Unfortunately, more and more persons do wrote one liners or one paragraphs lost of the times on the forum ( especially in jump ins or in their own One to One RP's ).

    Anyways, everyone is different, so I am talking about myself. As rarely it happens for me to make shorter posts. It's not a must, but if my writing partner does not give me something to work with.. Why should I put an Extra Effort and write like 4-5 paragraphs and he/she make a vey short one?>:(

    It's no point..

    That being said, everyone has a different level of writing paragraphs for a role play.
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  18. Quantity rules, as far as I'm concerned, are there to give other writers more material to work with. Basically; enforcing players to put more content in their posts. When body language, describing environment, etc. are mixed in, this quantity will help the other player gauge the situation better than a single line of dialogue. Roleplaying is about communication, and interpretation of communication requires context.

    Also, quantity, for some, can be used as a tool to draw one into the story after a heavy day of work that less words simply can't do due to an incubation period. This is very important for people who are more about getting sucked into a story than playing a game.

    That said, I'm not too fond of filler, repeating someone else and endless inner monologue, which a lot of people turn to with quantity rules. I think quantity should serve a purpose for at least one other player, otherwise it can be ignored without consequence. Sometimes this means a three paragraph requirement is ludicrous, because there's just not enough to write about in reason, but fortunately collabs exist for quick back-and-forth's.
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  19. Personally, I'm a dialog person. I like interaction between characters so it gets difficult to add meaningful sentences once I get past a paragraph, maybe two. Then again I don't really talk about location much unless there's something important about it. For example in one of my roleplays I have a character who has paintings of her parents she keeps covered, it's an interest point in the plot. This point I will bring up any time I can to give my partner the opportunity to explore that route of dialog or to choose to ignore it. I once had someone who wanted me to post a long length and I found it hard when it had literally nothing to do with my characters. I don't hate detail but I'm bad at it. Heck most of the time I don't have a set place in mind for where it's taking place. It's usually generic village or big city >.<. If I can find a picture instead I'll use it since I'm a more visual person. But length and quality is all up to both partners. Unless I have a clear idea of where things are going I don't post more than a paragraph at best. All in all, it's up to the people running the rps. I don't require specific lengths because sometimes it's fun to have rps that only go a few lines at a time. They may not be as compelling but I still find some enjoyment out of it.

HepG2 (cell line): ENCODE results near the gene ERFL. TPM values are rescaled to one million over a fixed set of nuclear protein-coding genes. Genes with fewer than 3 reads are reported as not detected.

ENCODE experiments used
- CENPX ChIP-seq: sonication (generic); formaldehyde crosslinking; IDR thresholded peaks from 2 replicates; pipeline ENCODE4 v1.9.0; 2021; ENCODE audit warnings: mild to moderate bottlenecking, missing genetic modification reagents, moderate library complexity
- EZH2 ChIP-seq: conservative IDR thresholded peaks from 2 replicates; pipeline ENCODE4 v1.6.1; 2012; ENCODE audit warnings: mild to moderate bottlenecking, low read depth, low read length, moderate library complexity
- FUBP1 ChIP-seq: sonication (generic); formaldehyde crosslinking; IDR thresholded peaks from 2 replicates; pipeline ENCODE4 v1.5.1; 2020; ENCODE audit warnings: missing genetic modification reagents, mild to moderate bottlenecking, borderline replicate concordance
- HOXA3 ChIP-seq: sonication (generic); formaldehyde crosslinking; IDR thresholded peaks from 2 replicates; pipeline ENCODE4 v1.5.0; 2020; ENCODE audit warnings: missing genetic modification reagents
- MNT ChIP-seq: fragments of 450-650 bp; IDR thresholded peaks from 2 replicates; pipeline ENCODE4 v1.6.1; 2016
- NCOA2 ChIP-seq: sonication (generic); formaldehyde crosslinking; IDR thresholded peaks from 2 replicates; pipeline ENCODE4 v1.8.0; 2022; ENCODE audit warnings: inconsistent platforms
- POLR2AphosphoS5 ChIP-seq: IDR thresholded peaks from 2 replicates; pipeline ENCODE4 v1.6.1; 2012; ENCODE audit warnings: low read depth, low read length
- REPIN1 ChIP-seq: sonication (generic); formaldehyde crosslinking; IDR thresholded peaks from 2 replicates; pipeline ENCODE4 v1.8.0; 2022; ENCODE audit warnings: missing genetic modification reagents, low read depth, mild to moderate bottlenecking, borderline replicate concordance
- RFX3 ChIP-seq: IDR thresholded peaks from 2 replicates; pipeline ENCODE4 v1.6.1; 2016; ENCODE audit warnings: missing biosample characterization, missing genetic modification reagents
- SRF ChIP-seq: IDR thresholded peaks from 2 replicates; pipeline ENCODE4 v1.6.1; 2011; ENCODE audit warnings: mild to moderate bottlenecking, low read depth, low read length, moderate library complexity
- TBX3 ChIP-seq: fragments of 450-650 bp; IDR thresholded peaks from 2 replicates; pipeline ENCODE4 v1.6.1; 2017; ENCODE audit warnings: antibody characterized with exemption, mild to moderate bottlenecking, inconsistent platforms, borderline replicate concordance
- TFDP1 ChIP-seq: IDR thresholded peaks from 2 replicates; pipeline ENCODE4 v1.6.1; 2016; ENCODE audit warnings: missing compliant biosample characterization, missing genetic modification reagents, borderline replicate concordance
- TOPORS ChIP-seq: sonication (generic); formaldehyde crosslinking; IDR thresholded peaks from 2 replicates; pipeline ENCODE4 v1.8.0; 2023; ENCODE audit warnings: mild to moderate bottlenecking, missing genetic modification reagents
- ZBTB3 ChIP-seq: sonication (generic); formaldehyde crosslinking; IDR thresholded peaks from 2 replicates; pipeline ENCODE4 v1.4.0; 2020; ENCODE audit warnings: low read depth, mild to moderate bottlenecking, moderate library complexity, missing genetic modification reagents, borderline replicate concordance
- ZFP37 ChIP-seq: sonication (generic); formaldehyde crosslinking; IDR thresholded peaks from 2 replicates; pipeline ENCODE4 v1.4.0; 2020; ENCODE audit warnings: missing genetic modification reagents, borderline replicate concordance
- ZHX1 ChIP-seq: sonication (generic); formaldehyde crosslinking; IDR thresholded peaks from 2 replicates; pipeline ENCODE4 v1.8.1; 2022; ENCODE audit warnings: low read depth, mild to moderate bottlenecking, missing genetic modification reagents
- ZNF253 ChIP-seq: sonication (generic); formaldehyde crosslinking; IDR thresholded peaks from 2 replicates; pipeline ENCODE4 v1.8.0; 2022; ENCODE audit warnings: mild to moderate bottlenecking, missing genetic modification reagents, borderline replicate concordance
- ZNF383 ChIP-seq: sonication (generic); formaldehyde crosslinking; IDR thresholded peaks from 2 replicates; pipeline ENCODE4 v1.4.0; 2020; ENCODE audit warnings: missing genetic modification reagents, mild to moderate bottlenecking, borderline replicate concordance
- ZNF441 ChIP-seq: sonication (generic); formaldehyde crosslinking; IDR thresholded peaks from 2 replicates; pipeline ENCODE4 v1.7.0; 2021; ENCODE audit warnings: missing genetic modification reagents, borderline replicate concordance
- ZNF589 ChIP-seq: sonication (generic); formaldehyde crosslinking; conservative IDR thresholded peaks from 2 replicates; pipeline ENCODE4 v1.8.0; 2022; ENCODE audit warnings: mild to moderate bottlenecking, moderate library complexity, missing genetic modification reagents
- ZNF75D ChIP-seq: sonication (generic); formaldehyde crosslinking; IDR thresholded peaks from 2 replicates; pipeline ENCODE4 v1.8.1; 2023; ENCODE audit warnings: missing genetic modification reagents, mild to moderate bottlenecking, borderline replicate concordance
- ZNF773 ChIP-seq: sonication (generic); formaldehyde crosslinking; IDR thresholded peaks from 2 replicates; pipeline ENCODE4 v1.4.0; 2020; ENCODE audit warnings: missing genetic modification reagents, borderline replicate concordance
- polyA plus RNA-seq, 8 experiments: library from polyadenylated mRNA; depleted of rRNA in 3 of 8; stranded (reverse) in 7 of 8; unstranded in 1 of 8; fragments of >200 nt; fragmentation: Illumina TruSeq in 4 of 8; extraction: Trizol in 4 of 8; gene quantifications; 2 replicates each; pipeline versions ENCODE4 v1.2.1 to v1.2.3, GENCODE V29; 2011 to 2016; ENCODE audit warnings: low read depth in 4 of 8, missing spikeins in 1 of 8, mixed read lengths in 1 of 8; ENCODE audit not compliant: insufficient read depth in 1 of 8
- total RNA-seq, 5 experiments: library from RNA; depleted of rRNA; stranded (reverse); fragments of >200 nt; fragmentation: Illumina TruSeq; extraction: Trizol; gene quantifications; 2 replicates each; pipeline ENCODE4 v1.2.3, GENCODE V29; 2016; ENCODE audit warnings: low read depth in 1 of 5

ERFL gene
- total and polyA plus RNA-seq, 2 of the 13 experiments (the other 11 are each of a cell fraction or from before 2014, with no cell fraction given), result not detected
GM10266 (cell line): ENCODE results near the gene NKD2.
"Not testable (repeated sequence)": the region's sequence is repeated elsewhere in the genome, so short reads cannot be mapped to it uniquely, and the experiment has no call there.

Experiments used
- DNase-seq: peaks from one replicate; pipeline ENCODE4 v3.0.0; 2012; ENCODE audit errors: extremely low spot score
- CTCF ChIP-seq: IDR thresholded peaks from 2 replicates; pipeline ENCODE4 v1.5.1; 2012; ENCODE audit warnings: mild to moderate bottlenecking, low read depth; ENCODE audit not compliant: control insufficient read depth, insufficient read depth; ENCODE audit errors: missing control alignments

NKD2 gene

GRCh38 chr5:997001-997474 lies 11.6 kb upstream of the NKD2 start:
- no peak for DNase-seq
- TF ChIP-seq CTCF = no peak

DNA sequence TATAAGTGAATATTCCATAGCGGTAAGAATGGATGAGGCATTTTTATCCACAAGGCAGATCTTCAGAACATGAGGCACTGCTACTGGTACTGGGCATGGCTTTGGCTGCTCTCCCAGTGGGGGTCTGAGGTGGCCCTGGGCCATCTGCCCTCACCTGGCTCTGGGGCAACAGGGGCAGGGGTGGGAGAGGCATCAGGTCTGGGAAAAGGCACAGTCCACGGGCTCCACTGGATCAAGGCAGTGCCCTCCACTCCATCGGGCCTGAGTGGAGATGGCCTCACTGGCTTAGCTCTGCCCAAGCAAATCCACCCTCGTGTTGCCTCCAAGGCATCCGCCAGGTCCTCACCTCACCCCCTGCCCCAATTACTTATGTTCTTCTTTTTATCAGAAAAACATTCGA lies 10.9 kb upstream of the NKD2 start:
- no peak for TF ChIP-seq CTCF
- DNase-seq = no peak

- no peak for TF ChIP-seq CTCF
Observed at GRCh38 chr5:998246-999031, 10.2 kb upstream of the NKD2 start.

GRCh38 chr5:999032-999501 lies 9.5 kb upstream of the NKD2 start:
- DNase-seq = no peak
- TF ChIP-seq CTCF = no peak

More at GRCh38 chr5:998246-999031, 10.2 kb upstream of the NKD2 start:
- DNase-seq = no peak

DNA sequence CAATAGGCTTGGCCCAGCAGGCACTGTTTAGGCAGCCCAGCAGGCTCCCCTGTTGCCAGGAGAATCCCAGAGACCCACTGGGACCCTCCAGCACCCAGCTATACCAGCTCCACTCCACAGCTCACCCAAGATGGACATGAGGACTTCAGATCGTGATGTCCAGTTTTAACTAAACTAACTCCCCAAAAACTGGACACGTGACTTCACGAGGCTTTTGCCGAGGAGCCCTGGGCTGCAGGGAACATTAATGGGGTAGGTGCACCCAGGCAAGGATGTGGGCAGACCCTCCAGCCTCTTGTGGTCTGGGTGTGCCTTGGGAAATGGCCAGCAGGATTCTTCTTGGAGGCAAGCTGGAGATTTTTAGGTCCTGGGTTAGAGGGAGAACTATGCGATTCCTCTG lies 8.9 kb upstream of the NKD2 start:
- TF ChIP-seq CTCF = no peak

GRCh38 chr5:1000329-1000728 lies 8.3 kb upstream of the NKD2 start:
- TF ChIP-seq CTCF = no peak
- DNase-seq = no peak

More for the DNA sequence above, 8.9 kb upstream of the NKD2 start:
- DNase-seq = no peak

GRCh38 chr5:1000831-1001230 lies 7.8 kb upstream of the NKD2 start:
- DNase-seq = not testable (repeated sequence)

20. I personally enjoy longer posts, to be honest. One of the reason I adore roleplaying is the fact that I'm an avid reader and when done right, roleplay feels almost like reading a book you can influence directly with your character's actions. I need the detail to immerse into the story and so I try to add as much as I can to my posts to flesh out the atmosphere. On the other hand, I don't require novella-length posts in every single situation since it's downright stupid to include unnecessary fluff. I've participated in roleplays that imposed word-counts on players when I was sixteen or so, and more often than not, writing seemed more like a chore than a hobby it's supposed to be. I'm never going down that path again. In my experience, it's beneficial to ask yourself a few questions when in doubt whether to include something or not. Does it move the story? Does it tell the readers something interesting about your character and/or their thought process? Does it add to the general atmosphere? Is it funny? If you find yourself answering 'no' to every single question, then it probably doesn't belong there. Just my two cents, though.